I know it’s not fashionable these days to praise public workers, but I just have to do it anyway. Given layoffs, attrition, and furlough days, city employees are working harder than ever before.
A trio of folks from the Community Economic Development Agency performed a small miracle in our Lakeshore shopping district just in time for the 24thAnnual Easter Parade and Derby (hat) Decorating Contest. For years a group of us who care about our neighborhood shopping centers (I am the Director of the Lakeshore Business Improvement District), had been trying to get our city-installed newsracks cleaned up and downsized. The City had passed an ordinance but could not implement it without the agreement and assistance of all the news organizations themselves.
It was a coordination nightmare and often seemed hopeless. No sooner would the City get a company to fix their broken-into box, than another one would be broken into. During that period the print news and advertising business shrank and ever more racks became abandoned. Additionally, every person with an ad or a cause continues to use them to stick up their posters then leaves them to disintegrate. The racks, which were installed to solve the problem of a jumble of unsightly boxes, got tagged and battered until they became a blight and a danger on the sidewalks.
Under the leadership of Bill Quesada, a planner with the Organization and Infrastructure section of CEDA with the assistance of Keith Pacheco and Ken Gunari, both Specialty Inspectors, an agreement was hammered out to remove the dangerous or unsightly racks while reducing the number over all and developing a maintenance plan.
The news racks on Lakeshore and Grand Avenue were reduced or moved (to more convenient locations that don’t block pedestrian access) and cleaned up just in time for our annual parade. We hope the media distribution guys can keep up with the taggers and posters and that most folks will think again before creating new blight. If you see a stand-alone box, often dirty plastic, and unsightly, those are not legal and can be reported to the City for eventual removal (following a noticing process).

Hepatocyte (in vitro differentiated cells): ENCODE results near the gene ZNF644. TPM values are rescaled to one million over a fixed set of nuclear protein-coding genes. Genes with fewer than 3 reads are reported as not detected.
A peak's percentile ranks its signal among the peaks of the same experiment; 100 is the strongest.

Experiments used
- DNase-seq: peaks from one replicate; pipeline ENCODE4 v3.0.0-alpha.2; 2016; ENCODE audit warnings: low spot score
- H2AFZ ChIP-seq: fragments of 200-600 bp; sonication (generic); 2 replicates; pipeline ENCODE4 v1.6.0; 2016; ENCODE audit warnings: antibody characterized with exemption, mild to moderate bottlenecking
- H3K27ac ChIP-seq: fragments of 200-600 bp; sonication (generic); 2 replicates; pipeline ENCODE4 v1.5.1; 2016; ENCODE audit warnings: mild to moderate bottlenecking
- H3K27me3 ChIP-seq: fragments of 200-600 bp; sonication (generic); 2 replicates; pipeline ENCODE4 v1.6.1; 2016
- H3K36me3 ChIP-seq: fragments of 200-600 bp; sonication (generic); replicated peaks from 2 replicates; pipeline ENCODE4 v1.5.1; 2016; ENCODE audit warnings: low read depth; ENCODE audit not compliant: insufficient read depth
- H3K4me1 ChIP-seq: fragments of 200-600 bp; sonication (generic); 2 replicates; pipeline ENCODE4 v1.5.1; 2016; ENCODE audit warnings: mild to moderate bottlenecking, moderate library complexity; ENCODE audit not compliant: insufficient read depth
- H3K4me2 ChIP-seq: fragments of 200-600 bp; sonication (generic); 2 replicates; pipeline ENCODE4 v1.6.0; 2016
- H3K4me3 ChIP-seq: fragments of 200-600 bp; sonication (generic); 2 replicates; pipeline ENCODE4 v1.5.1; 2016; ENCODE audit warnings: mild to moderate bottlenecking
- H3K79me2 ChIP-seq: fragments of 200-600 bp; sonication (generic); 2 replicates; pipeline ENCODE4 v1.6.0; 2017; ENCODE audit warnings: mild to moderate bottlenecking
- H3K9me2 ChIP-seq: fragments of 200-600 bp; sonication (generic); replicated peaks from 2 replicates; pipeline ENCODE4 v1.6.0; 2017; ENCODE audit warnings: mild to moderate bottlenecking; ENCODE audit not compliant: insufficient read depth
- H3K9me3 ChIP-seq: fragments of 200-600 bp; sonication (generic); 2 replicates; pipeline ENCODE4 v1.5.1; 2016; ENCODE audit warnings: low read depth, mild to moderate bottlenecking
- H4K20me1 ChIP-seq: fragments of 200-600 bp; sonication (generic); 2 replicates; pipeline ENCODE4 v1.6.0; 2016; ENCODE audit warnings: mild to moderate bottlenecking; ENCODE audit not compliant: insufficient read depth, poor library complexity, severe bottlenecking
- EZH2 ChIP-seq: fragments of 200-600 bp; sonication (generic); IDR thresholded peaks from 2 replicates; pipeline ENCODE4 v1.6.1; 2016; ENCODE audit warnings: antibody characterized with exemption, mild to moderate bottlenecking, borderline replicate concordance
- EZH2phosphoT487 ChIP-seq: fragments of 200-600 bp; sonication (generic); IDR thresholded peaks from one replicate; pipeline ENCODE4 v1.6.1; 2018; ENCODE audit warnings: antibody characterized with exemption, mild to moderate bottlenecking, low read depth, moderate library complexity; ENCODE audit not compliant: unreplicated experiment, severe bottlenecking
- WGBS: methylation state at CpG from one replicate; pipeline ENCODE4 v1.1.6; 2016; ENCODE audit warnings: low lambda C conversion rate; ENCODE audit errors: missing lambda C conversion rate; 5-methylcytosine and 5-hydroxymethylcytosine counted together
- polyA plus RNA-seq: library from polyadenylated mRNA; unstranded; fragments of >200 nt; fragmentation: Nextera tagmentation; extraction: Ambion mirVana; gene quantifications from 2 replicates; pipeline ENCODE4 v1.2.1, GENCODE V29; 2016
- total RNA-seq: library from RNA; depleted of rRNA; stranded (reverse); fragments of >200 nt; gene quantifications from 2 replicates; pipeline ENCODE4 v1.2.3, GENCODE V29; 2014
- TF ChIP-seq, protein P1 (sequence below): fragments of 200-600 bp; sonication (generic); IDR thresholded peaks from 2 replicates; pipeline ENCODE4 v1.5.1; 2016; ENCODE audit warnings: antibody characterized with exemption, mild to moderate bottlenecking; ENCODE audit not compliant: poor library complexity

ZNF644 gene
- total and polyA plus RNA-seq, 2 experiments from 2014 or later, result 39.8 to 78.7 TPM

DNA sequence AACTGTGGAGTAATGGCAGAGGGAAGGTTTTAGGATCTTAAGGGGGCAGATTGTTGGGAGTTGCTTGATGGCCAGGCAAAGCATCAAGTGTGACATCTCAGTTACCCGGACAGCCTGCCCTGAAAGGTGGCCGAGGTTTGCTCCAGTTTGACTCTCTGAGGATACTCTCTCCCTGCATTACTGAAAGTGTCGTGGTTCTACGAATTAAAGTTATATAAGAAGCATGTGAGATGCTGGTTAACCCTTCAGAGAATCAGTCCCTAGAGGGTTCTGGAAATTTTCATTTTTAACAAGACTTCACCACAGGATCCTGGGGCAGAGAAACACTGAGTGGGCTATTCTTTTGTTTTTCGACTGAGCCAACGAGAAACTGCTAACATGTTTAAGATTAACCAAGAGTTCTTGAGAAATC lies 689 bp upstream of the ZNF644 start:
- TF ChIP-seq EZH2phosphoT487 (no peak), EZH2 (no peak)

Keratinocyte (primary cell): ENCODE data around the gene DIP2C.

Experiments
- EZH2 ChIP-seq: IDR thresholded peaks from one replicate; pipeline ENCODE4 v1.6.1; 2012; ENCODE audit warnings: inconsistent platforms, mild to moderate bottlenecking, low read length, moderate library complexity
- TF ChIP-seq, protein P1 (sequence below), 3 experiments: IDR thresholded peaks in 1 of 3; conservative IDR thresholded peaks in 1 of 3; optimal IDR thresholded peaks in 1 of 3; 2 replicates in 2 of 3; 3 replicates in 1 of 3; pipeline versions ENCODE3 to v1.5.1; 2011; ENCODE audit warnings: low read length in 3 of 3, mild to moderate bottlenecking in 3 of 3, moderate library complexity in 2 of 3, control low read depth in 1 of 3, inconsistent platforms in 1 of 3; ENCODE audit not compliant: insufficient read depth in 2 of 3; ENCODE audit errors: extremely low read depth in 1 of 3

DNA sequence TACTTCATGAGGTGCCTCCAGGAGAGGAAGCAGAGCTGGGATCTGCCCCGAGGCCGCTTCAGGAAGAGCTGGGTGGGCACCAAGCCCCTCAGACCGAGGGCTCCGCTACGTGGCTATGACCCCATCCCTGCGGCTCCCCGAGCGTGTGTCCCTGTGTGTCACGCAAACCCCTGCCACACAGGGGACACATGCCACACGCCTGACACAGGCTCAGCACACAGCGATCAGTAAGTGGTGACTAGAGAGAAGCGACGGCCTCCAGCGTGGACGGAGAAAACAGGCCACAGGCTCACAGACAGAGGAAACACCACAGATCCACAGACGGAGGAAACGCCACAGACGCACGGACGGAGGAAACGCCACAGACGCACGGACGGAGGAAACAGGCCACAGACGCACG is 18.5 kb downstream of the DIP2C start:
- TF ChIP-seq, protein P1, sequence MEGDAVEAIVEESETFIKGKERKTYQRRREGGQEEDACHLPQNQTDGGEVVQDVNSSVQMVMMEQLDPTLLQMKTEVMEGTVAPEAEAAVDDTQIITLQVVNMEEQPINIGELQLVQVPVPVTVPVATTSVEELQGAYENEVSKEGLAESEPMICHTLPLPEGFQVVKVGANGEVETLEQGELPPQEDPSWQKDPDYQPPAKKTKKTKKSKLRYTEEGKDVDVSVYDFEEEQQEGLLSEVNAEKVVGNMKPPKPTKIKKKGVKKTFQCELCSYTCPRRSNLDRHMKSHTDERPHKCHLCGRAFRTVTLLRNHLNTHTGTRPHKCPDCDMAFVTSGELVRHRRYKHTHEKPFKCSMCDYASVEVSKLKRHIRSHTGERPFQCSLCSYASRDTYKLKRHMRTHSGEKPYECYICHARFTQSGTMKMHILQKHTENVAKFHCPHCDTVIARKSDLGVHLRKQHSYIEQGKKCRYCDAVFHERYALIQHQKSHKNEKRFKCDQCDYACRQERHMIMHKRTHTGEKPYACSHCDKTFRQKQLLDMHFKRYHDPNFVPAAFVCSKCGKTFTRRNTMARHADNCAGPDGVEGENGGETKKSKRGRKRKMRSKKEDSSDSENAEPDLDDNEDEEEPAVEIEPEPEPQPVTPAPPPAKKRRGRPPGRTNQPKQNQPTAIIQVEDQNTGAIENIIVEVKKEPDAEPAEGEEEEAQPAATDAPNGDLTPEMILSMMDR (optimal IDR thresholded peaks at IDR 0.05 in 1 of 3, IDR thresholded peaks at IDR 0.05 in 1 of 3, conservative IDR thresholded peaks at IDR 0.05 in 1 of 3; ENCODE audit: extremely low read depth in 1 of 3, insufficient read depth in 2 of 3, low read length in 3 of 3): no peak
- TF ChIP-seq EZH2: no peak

So that’s the Community and Economic Development Department. I want to send out a hearty thank you to the Public Works guys and gals also. Recently I had to call them because some of the strands on our necklace of lights were not in sync and lighting at the wrong time, and they responded quickly and cheerfully, as they always do.
I can’t thank these public workers enough. From the garbage lockout of recent years (when city workers had to empty our street cans) to the mowing of the grass on the Mandana Green, yes, sometimes the work has to get on a list and wait its turn; but they always come through and not just on Lakeshore.
When I worked at the now-closed Edward Shands Adult School, (did I mention, it’s completely closed down now, no more students in East Oakland can get help there-just checking that you saw that) we had a problem with a crack house on an adjoining property. It was truly awful for the students, the staff, and the neighborhood. The police would close it down and someone would break it open again. The landlord was not very responsive.
Once again, city workers stepped in. They fenced off the driveway and building entrance, painted over the graffiti, and prevented an easy return of the criminals. We all breathed a sigh of relief and carried on with teaching and learning until, of course, the state cut off our funding and we abandoned the school and the students.
I meant this just to be a letter of thanks to Bill Quesada and his co-workers but I really hope it makes us all rethink our attitudes towards those who serve us in government. I read a note on our neighborhood listerve the other day in which the writer stated that he could not support the small parcel tax that the Mayor and most of the City Council are requesting, but the writer implied he would support a bond for our deteriorating streets.
I share that neighbor’s concern over the state of our potholes, as they could be rightly called rather than streets, but I’m not sure I would put streets, roads, and cars above all other concerns in our city, knowing the needs of our young folks and seniors as I do.
Let’s pass the small, $80 parcel tax so that the everyday and not-so-everyday things that our city’s workers do for us can continue to be done, albeit in an even more reduced capacity. Don’t kid yourselves that this is not as big a catastrophe as Loma Prieta and the Oakland firestorm put together. The difference is then; we got lots of help from the federal and state governments. But this time, no one is coming to save us.
At town halls and other meetings, our new Mayor has asserted that she is determined not to abandon our seniors, or our libraries, or our parks. I hope we won’t abandon them either.